Here are answers to commonly asked questions about the vaccine, along with myths

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Photo by Erin Achenbach

Mike Shannon, a lead maintenance driver with the St. Louis County Department of Transportation, is administered the first dose of the Pfizer COVID-19 vaccine Tuesday, Feb. 2, 2021, at St. Louis County’s mass vaccination site in Ferguson. The site, which is located at the Florissant Valley campus of St. Louis Community College, began public vaccinations the following day for those eligible.

By Gloria Lloyd, News Editor

Doctors throughout the country have been answering questions about COVID-19 vaccines, which range from ones on everyone’s mind such as safety to countering misinformation that spreads quickly online that has no basis in fact.

Here are a few questions answered by Washington University/BJC Healthcare infectious disease specialist Dr. Hilary Babcock and other doctors.

Was the vaccine rushed?

In a virtual town hall that BJC held over Facebook Live, Babcock said that the idea that the vaccines were rushed through approval probably stems from the name of the federal government program that funded some of them, Operation Warp Speed.

“My least favorite thing about the vaccines is the name ‘Operation Warp Speed,’” Babcock said. “I really feel like this should be named ‘Operation Warp Safety’ or ‘Operation As Fast As Possible Doing Everything Right’ —  all of these would be better. It’s a global pandemic, we certainly want a vaccine safe and effective and available as soon as possible, but it didn’t mean that any corners were cut.”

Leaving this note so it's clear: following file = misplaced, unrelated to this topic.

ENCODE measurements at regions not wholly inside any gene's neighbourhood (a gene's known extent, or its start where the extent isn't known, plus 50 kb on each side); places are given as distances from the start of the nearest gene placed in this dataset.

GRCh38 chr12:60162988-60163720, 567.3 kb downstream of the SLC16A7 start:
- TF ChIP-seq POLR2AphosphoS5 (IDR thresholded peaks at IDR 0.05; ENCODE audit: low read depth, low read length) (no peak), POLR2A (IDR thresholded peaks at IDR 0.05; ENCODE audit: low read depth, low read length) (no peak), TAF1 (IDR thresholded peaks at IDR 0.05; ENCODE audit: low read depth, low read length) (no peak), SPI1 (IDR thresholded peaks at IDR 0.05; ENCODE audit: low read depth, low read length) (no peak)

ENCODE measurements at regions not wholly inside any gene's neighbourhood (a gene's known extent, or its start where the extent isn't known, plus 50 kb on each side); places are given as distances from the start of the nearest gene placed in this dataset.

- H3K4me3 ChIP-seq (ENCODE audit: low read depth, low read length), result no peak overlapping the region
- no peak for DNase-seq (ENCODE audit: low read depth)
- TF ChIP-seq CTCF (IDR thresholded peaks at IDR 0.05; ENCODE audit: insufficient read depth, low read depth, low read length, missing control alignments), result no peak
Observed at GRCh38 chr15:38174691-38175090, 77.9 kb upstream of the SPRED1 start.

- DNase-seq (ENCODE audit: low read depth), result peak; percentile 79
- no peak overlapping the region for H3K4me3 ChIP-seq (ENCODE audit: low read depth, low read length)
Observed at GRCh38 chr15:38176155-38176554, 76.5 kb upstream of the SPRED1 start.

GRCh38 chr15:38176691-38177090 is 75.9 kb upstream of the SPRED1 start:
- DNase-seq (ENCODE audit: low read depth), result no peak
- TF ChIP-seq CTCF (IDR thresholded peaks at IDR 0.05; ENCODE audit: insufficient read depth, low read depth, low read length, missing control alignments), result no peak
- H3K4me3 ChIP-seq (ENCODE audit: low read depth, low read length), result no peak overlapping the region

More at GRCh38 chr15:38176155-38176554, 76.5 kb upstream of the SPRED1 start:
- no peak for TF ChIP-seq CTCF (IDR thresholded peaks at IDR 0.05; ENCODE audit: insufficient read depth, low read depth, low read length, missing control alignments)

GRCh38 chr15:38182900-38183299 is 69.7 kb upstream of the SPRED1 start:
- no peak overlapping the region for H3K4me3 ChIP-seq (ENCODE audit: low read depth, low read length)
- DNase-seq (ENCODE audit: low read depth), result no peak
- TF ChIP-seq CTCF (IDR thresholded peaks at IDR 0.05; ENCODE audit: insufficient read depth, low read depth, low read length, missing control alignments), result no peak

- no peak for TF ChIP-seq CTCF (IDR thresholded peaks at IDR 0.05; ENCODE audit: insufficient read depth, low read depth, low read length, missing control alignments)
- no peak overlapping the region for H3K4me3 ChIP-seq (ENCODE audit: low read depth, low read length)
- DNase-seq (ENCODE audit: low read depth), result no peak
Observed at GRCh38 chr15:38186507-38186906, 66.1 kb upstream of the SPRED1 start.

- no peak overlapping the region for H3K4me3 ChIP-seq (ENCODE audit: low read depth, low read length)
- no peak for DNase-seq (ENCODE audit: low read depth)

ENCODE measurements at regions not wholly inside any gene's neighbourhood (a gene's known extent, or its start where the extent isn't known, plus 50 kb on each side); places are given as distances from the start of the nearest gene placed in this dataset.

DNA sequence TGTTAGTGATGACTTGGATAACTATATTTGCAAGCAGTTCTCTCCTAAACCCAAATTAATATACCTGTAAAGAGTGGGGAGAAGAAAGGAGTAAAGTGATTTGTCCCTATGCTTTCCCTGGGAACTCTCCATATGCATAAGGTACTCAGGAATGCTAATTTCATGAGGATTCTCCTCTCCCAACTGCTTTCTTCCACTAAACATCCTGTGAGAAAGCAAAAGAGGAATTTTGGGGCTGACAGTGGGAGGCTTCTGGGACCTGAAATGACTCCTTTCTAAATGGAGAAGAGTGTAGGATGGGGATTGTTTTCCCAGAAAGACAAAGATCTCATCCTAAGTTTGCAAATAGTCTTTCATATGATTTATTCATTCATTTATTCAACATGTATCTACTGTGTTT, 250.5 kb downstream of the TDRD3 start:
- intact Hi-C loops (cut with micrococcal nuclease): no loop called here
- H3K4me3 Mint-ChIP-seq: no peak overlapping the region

The COVID-19 virus is a coronavirus, and that family of viruses has been seen in past pandemics like SARS and MERS. Those never reached the global threat of COVID-19 because those viruses didn’t spread as quickly, so the vaccines were shelved. But the baseline research was applicable to COVID-19 too. In the same vein, years of past research developing messenger RNA or mRNA as a successful pathway in a vaccine had already been done, which allowed that to be used for the Pfizer and Moderna vaccines.

Another factor was the federal influx of money from Operation Warp Speed:  Pharmaceutical companies typically would not start production while trials were still going on, but when they were freed from the financial fallout, the companies ramped up production earlier. When the companies met all federal approvals, they were able to immediately get vaccines out.

More than 70,000 people combined were enrolled in Pfizer and Moderna’s studies, and millions of people have since safely received the vaccine. The vaccines were so effective against the coronavirus in trials — both above 94 percent — that it also sped up results because the vaccines were obviously effective, Babcock noted.

“The people who were vaccinated stopped getting COVID while the people who got the placebo kept getting COVID at a pretty rapid rate, so we could see the difference and the impact the vaccine made pretty quickly,” Babcock said. “So there were actually a lot of good reasons that it could be done quickly and still be done safely. … They still were held to the highest standards.”

Will I get COVID-19 from the vaccine?

None of the vaccines currently approved have a live virus, so you cannot get the virus from them. The Pfizer and Moderna vaccines use one mRNA protein to prompt an immune reaction that provides antibodies against COVID-19. The Johnson & Johnson or Janssen shot uses “viral vector” technology through a harmless, inactivated cold virus to create antibodies.